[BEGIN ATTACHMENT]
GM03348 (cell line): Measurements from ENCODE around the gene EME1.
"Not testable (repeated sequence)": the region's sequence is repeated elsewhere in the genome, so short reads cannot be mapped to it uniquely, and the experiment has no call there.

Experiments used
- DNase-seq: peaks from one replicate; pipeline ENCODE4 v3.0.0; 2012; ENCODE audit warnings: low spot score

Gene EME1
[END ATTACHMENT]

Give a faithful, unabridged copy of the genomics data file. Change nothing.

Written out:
GM03348 (cell line): Measurements from ENCODE around the gene EME1.
"Not testable (repeated sequence)": the region's sequence is repeated elsewhere in the genome, so short reads cannot be mapped to it uniquely, and the experiment has no call there.

Experiments used
- DNase-seq: peaks from one replicate; pipeline ENCODE4 v3.0.0; 2012; ENCODE audit warnings: low spot score

Gene EME1